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“Draining the Swampof Terrorists”

by Robert Jensen And Rahul Mahajan

It is odd to hear a U.S. secretary of defense borrow metaphors from Mao Tse-tung during a Washington press briefing.

But it is frightening when that metaphor is turned on its head to announce matter-of-factly that the most powerful nation on earth intends to directly target civilians, and so few seem to notice or care.

Last week Donald Rumsfeld explained to reporters that one of the ways the U.S. military intended to go after terrorist networks was “to drain the swamp they live in.”

The phrase has roots in Mao’s description of guerilla fighters as fish swimming in the sea of the people. U.S. counterinsurgency experts after World War II took up the phrase in their strategies of “draining the sea” to counter guerilla warfare.

Drain the sea: Deprive a fighting force of cover. Drain the civilian population.

For those unlucky civilians who make up the sea, to be “drained” mean one of two things. Either they are forcibly driven out of their villages and towns, often with their homes, property, and crops destroyed, or they simply are killed.

In Rumsfeld’s formulation, the sea has become a swamp. But the effect will be the same: the creation of refugees and/or mass murder.

No matter how often this kind of direct targeting of civilians is done by cruel and cynical nations, it is a war crime. Article 51 of the Geneva Conventions states clearly: “The civilian population shall not be the object of attack. Acts or threats of violence the primary purpose of which is to spread terror among the civilian population are prohibited.”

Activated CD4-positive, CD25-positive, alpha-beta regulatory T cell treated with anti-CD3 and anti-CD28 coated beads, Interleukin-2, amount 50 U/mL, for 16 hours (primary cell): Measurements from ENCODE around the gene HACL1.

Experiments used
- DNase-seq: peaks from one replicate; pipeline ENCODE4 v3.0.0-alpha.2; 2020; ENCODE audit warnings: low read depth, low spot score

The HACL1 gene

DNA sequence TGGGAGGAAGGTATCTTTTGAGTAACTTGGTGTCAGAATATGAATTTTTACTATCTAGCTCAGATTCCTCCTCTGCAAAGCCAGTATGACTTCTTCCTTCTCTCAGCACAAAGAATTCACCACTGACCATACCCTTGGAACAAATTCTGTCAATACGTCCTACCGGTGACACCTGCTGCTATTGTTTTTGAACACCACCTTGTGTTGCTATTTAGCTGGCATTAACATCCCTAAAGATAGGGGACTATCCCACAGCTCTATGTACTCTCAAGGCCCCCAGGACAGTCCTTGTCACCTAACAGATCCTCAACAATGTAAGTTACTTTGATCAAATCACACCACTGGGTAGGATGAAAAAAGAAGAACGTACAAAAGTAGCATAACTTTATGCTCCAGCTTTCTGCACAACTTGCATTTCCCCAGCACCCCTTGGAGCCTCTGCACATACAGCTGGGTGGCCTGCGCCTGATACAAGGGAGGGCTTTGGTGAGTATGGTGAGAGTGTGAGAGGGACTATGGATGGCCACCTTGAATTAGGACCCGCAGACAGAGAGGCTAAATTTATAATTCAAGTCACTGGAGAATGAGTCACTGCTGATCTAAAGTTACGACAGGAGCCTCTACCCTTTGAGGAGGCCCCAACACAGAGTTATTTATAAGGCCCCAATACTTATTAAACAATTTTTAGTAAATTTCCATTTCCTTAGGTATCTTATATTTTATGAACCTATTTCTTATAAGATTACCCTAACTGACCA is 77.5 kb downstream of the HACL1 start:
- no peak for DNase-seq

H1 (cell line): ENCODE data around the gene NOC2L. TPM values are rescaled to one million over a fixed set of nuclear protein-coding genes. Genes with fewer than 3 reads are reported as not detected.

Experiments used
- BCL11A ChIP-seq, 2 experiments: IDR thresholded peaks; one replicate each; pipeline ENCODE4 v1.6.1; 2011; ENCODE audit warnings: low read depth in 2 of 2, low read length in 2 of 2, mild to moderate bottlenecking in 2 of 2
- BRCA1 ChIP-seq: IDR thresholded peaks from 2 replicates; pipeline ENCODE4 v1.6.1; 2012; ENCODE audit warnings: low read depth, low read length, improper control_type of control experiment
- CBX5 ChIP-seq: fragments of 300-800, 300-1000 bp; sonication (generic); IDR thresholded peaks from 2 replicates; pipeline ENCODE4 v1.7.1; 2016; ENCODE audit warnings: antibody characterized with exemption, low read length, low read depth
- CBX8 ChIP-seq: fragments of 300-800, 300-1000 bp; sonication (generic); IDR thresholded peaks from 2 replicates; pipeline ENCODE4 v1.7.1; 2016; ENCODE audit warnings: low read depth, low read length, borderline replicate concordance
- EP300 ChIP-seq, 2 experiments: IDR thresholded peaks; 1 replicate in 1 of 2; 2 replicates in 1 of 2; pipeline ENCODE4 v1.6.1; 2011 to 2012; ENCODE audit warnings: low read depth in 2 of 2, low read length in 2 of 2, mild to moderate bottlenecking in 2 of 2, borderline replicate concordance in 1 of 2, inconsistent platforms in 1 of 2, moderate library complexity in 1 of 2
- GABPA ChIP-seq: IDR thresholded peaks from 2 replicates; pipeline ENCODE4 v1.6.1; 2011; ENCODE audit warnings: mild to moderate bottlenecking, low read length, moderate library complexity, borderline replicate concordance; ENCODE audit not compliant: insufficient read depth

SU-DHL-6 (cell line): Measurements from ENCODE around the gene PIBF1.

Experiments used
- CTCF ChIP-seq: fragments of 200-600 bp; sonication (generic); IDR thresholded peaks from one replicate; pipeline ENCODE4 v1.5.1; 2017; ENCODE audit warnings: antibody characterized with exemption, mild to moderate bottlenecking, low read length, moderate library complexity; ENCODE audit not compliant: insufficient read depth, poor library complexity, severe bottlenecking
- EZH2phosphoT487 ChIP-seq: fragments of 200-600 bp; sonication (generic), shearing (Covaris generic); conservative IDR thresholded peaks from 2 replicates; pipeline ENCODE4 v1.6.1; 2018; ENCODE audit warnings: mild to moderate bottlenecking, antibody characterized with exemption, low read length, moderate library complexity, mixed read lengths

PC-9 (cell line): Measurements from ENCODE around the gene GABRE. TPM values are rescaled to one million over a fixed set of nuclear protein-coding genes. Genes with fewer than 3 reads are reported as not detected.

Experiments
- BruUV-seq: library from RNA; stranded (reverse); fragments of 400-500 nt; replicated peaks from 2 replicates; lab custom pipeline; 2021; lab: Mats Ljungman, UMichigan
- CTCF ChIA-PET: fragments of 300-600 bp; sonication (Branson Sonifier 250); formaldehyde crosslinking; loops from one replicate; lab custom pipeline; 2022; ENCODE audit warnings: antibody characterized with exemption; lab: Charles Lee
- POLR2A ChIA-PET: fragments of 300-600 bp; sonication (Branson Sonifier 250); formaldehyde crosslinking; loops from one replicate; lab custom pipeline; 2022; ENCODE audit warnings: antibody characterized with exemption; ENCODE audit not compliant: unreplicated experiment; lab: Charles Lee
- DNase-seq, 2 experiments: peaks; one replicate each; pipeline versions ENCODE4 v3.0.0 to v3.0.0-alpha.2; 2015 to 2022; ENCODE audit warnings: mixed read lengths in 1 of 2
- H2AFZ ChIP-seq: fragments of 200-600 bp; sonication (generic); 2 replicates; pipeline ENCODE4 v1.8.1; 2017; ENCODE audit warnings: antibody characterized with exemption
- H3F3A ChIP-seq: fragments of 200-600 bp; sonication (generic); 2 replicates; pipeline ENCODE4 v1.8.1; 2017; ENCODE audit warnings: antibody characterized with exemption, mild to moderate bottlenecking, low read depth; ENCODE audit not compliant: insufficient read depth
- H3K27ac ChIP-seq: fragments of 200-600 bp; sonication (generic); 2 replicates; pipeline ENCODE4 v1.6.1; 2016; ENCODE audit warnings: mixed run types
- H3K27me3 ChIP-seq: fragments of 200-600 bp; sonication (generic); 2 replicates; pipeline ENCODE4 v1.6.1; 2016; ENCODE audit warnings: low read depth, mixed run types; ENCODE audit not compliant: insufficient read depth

But many will counter that when terrorists hide among the people, the rules change. Article 50 of the Conventions: “The presence within the civilian population of individuals who do not come within the definition of civilians does not deprive the population of its civilian character.”

Though these laws — and the moral principles that underlie them — apply equally to the United States, our record is not pretty. Counterinsurgency techniques targeting civilians were “perfected” during the Vietnam War. Large areas were declared “free-fire zones” in which civilians were unprotected. To “protect” civilians, the “strategic hamlet” program herded people out of villages and into barbed wire-ringed camps. Others were driven into the camps by B-52 raids on densely populated areas — what journalist Bernard Fall described as “unlimited aerial warfare inside the country at the price of literally pounding the place to bits.”

U.S. allies are fond of the concept as well. It was a staple of Saddam Hussein’s operations against the Kurds in northern Iraq in the 1980s (back when he was a friend of the United States because he was training his guns on Iran, our enemy at the time). Israel employed the same strategy in Lebanon; in fact, former Prime Minister Ehud Barak used the same terms in 2000, when he likened fighting terrorism to “fighting mosquitoes. You can chase them one by one, but it’s not very cost effective. The more profound approach is to drain the swamp.”